Kickin’ It Old School
Film Reviewed by Kam Williams
Patient Emerges from 20-Year Coma to Breakdance Again in Bad Taste Comedy
Kickin’ It Old School
Rated PG-13 for profanity, ethnic slurs, sexuality and crude humor.
Running time: 108 minutes
Studio: Yari Film Group
Theatrical Release: Apr 27, 2007 Wide
Film Review by Kam Williams
Poor (0 stars)
When he was an adolescent, Justin Schumacher (Jamie Kennedy) was left in a coma after landing on his head while breakdancing. Fast forward twenty years and we find his parents (Christopher McDonald and Debra Jo Rupp) pulling the plug on their son’s life support system due to his degenerating vegetative state and their mounting debt. Miraculously, instead of dying, Justin recovers, though he is still 12 mentally but now in the body of a 32 year-old. Eager to help pay off his medical bills he comes up with the bright idea of entering a dance contest with $100,000 grand prize. So, he tracks down the three other members of his pre-teen posse, The Funky Fresh Boys, to see if they’re interested in a reunion.
First, he finds his best friend Darnell (Miguel Nunez, Jr.) who is married but unemployed and gets no respect from his sassy wife, Roxanne (Vivica A.
Fox). Though her husband denies that he’s the father of her three kids, she warns him as he leaves, ’I don't want to see your black ass again till you get a whole lot of money or a whole lot of diapers.’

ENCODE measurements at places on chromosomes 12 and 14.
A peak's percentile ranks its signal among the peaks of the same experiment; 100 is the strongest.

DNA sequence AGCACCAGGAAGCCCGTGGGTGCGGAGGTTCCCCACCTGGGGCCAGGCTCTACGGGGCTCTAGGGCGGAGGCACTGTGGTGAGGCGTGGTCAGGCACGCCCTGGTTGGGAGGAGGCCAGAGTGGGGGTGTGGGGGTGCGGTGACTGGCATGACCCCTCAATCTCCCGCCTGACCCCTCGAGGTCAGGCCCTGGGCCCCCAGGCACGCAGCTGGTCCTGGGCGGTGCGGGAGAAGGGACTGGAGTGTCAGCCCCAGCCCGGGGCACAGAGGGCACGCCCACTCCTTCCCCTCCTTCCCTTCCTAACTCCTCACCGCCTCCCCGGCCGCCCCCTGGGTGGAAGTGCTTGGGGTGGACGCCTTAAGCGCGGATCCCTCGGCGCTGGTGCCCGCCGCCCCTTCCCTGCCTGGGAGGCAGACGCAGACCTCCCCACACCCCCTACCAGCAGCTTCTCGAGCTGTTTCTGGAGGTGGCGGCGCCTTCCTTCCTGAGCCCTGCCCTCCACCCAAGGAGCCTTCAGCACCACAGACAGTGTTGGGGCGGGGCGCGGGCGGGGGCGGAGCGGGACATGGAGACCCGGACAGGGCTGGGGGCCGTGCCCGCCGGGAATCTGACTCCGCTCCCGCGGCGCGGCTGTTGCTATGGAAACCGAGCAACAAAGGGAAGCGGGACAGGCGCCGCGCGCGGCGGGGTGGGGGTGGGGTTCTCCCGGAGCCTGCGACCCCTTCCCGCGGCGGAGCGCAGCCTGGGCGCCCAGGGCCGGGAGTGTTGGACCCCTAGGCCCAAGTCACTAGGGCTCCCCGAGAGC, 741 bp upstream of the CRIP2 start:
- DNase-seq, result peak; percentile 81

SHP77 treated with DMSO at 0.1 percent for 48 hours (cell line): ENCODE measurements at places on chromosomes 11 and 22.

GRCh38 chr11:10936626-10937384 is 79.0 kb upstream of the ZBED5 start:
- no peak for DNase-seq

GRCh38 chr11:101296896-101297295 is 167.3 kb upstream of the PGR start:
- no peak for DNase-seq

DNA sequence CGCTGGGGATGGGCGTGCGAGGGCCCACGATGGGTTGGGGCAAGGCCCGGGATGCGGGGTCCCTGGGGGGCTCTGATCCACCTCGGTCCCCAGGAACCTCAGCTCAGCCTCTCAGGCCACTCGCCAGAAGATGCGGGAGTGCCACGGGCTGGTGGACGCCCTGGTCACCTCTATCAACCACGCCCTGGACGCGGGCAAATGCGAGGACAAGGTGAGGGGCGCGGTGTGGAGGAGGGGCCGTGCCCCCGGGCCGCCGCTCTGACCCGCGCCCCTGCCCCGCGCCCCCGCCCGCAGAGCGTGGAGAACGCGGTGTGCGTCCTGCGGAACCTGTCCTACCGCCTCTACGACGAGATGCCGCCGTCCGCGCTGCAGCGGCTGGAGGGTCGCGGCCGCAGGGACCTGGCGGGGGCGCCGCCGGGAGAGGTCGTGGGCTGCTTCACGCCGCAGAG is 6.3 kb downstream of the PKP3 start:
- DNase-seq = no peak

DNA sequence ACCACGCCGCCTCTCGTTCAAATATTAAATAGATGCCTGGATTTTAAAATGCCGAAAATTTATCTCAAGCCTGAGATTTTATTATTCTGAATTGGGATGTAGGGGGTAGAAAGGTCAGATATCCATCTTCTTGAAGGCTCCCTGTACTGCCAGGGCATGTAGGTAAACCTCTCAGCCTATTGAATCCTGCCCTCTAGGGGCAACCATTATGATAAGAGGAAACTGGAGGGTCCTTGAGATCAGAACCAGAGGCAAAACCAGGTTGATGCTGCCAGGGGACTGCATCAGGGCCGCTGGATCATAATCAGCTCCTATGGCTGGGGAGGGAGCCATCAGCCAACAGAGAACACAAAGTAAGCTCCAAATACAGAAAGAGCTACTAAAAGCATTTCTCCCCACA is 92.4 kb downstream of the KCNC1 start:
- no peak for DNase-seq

Next approached is the morbidly obese Hector Jimenez (Aris Alvarado), who’s happy to ditch his job as a meter maid. Talking Aki Terasaki (Bobby Lee) into rejoining them isn't as easy, since he’s making good money in a white collar corporate position. However, it’s hard for him to resist when they ask him to say ’booby traps’ so they can laugh at his Asian accent. This sort of bad taste humor is par for the course in Kickin’ It Old School, one of the most offensive gross-out comedies in recent memory. The film features a variety of graphically-depicted sanitation issues, from a homeless guy urinating onto another person (twice), to projectile vomiting onto an innocent kid’s face, to men taking women’s tops to wipe their anal clefts.
Truly an equal opportunity offender, the dialogue repeatedly resorts to ethnic, gender and other assorted slurs, whether referring to blacks by the N-word repeatedly; calling Asians gooks, geisha girls or egg rolls; calling females bitches, hos or pink sushi, calling gays homo, calling the mentally-challenged retarded, or associating Jews with several stereotypes.
Not one scene of this disgusting shocksploit is either entertaining or funny, proof being its failure to elicit even one laugh out of anyone at the screening which this critic attended. Another negative is the picture’s profusion of prominent placement ads for Pepsi, Nike, Apple and Pop Rocks, and equally-distracting cameos by David Hasselhoff, Erik Estrada, Rowdy Roddy Piper, Alan Ruck (Cameron of Ferris Bueller), John Ratzenberger and Emmanuelle ’Webster’ Lewis who has my permission to return to obscurity after embarrassing himself by calling a woman a ho before slapping her on the butt.
Jamie Kennedy ought to let a bomb-sniffing dog check out scripts for him.
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